Art can change everything in a room.

When moving into a new home, it may feel uncomfortable, incomplete and not like home until the art is on the walls. Once the art is hung, there is life and meaning to the space where before there was emptiness. Art completes a room. 

That means it’s important to be aware of the feelings you are conveying when you choose artwork for the home. When the art is hung, you have now expressed yourself in the space and declared your own signature.

Many of the most successful projects I have created started with a client’s piece of wall art or with a rug, which really is floor art.

When hanging art, proportion, spacing and scale are important considerations. Just as important is the negative space or the place for your eyes to rest. This is the same as a rest between notes in music. Negative space helps make sure that you’re not placing too many pieces and crowding your space, and that they are not placed too close together. 

When hanging art on the wall, the worst thing you can do is hang it too high. Wall art has to relate to the furniture. If the space between the two is too large, the relationship is lost. When the art is floating in space unconnected, it loses its effect of bringing together the vertical and horizontal lines to complete the room. This is a valuable element because it tells your eye how to relate to the flow of the room.

I currently am working with clients who have a lovely glass art collection. While building their home, they were concerned about where to place their fabulous collection. I asked them to please be patient and the answer would reveal itself. I resisted finding a place to show off the collection until we determined the placement of the furniture. We know that “form follows function” and until my clients were living there, the function would not be known. I also wanted to see how the lighting would be on the glass. 

There is a four-letter word I often use with my clients. They cringe when I say it and then later thank me for it. The word is “wait.” It is so hard to wait when you are eager to finish. But it is so valuable to see your ideas come alive and determine what it is you need more or less of. All the visualizing you do is not as accurate as seeing it in person. The balance constantly changes as you bring in and place another new thing that has color, shape, style and proportion into the mix. And it is really important you love each piece you bring into your home. Don’t do it for the room — do it for you! 

So these clients who have this wonderful glass collection are finding that they want to be closer to the glass pieces and don’t want to put the beautiful translucent pieces on shelves or behind glass doors. Therefore, we are placing the collection like accessories around the room on tables and buffets as centerpieces and displaying them on open shelves hung low and close to the seating on the walls. This way the beautiful, sparkling collection becomes an interactive component of the space and not something that feels untouchable and unfriendly just to look at from a distance or behind a barrier. The visual pleasure is greater and the people are closer to their beloved pieces.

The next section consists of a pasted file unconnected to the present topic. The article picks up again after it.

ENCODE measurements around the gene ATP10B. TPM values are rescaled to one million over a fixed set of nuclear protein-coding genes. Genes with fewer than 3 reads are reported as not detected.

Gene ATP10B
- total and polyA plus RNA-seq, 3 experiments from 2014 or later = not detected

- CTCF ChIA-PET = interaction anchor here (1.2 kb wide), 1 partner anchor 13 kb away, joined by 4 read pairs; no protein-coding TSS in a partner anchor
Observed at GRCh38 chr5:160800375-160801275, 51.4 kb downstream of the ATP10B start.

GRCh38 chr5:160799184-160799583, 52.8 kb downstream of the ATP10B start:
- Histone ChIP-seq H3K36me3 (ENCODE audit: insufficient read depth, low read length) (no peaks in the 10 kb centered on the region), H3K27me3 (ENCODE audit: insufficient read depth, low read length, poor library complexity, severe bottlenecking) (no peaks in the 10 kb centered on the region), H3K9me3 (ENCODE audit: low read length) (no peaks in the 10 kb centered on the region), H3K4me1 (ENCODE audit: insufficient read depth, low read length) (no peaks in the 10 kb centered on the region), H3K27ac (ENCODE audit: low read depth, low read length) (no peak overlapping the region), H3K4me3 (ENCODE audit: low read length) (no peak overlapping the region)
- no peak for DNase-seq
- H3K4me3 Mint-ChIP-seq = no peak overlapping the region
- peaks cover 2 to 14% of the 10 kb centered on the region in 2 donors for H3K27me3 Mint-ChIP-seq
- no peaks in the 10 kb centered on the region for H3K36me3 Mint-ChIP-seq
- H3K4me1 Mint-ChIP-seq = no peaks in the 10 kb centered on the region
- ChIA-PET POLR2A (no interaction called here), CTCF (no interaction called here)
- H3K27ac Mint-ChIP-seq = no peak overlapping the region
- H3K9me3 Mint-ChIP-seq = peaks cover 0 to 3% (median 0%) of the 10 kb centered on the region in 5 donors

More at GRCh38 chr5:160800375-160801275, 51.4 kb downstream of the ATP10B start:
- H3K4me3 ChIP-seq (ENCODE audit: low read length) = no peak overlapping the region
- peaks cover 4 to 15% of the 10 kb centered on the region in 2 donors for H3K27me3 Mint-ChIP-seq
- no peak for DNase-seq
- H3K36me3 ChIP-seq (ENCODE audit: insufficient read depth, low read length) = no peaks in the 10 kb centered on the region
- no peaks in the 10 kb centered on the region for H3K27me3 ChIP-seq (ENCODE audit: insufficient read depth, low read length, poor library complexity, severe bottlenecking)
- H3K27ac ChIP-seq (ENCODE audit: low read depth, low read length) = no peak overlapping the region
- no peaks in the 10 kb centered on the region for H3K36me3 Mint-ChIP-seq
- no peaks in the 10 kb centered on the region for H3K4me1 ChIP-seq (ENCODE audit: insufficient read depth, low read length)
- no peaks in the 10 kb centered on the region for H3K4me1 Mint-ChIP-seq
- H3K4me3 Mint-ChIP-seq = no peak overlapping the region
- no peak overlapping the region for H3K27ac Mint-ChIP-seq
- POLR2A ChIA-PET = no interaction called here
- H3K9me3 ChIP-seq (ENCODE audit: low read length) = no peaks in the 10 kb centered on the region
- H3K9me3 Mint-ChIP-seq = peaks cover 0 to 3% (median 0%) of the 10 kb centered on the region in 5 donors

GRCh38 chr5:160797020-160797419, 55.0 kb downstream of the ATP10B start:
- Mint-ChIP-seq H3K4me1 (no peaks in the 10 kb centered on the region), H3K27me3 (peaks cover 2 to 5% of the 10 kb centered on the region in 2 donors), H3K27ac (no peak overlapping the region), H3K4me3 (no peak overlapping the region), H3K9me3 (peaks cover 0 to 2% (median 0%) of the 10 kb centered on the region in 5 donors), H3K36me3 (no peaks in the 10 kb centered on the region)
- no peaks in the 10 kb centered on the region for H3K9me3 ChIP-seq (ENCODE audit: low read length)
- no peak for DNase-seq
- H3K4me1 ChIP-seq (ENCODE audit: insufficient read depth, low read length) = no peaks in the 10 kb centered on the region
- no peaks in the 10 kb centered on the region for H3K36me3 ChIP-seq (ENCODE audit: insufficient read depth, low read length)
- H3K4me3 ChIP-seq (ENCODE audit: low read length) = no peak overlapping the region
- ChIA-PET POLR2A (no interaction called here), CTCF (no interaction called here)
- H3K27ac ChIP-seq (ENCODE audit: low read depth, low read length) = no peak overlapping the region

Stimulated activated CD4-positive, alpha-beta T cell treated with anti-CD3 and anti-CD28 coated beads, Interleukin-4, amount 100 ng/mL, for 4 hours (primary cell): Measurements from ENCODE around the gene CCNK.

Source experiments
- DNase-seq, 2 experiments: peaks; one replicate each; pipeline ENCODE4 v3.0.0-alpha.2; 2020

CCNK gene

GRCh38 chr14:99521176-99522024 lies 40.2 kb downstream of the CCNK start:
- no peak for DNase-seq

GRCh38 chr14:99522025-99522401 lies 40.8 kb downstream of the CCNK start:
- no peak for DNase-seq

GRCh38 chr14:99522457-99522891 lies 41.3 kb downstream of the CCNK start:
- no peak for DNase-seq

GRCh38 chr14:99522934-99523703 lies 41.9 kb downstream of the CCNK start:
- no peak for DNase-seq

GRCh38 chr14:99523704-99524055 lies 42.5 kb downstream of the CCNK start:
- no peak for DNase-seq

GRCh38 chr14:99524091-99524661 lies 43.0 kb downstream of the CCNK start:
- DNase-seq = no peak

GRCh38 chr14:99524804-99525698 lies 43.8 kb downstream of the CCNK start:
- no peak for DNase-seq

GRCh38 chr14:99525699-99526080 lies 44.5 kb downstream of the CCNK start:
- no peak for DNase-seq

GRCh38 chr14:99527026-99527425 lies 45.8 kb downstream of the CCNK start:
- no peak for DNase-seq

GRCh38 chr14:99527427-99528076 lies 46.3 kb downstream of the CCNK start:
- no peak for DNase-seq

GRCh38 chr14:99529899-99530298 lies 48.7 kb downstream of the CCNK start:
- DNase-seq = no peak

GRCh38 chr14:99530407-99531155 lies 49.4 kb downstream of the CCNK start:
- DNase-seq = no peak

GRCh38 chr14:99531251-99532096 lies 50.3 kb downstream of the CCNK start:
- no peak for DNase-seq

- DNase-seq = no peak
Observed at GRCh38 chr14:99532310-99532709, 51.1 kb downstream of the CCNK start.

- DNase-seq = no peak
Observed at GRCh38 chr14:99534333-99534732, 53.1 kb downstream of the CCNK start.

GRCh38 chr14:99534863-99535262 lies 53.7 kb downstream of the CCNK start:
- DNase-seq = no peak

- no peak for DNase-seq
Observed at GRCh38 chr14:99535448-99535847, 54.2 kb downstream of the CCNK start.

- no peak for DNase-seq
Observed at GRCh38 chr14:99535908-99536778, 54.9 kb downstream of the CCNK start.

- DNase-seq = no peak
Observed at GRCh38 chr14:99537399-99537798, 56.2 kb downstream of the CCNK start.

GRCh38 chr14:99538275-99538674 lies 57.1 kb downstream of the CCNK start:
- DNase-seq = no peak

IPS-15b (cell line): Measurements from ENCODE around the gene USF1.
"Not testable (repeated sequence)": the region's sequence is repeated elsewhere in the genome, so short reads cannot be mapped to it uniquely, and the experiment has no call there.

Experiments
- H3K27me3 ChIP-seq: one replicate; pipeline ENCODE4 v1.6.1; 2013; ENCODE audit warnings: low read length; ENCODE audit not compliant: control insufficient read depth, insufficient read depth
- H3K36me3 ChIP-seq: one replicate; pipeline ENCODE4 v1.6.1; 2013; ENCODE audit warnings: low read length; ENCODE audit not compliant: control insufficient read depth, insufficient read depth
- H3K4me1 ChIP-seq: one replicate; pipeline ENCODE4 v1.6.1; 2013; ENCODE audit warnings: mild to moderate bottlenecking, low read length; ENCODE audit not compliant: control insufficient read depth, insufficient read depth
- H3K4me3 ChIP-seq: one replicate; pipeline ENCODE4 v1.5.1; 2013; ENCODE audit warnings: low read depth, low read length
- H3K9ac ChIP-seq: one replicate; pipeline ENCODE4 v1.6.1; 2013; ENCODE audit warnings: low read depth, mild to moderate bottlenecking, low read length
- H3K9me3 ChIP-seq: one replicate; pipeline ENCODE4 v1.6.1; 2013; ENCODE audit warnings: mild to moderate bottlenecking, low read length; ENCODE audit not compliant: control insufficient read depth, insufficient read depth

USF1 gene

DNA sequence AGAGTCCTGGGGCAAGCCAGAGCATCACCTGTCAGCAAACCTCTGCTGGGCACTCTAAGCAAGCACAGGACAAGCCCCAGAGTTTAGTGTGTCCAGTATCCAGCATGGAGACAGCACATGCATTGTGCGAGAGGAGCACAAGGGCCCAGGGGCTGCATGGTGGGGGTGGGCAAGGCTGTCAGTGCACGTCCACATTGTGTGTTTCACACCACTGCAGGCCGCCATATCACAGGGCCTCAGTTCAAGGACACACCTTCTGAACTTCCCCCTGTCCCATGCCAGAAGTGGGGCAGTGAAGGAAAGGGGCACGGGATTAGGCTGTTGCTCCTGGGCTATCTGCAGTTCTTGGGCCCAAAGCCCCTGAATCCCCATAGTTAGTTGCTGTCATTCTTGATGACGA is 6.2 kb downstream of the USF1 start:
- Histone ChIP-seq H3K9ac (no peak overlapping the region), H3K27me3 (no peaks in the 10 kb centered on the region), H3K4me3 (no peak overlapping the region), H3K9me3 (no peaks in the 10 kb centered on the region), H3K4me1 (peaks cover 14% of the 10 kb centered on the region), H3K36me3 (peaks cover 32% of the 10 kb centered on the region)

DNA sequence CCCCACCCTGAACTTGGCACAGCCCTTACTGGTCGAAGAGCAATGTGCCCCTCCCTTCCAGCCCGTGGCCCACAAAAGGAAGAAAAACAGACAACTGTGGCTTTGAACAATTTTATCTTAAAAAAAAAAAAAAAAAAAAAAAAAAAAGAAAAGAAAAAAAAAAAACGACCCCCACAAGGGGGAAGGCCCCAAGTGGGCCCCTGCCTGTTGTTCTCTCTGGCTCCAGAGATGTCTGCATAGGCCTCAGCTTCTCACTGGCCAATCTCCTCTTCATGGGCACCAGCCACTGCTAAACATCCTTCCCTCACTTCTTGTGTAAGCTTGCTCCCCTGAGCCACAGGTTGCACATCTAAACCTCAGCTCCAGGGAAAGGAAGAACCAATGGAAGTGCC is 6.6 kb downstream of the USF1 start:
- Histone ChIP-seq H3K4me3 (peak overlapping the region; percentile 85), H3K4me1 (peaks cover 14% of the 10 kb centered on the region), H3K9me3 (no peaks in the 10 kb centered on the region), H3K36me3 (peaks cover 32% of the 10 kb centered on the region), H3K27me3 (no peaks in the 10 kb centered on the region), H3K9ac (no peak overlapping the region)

Recently, I spent two hours with a client selecting colors for every room in her home. Then the painter applied large samples of the colors we had chosen on the walls. We spent 90 minutes applying the paints in different areas of each room. The final color selection amazed the client as I pointed out to her that her final choice was in almost every piece she had in her home. Either it was in a fabric, matting on a picture, detail in a lamp, design in a rug and much more. She was shocked and totally unaware of this, yet it was so obvious to me. 

Here again, had she been aware of

her own leanings, she would have had the confidence to make the selections on her own. She would have understood why and what she liked. Then she could have confidently accepted this as fact

and allowed the painting to happen without fear.  

Now, as you explore the artistic

wonders in your life, not only visualize  the pieces in your home or office, but picture yourself living with these pieces every day. Waking to them, being greeted by them when you come home or going off to your day knowing you will be returning to them. Love and honor yourself and you will love and honor the art you bring into your home to live with you.JN


Barbara Kaplan, IFDA and Allied ASID, is a Phoenix-based interior designer and the CEO of Barbara’s Picks, an online resource for interior design. For more information, visit

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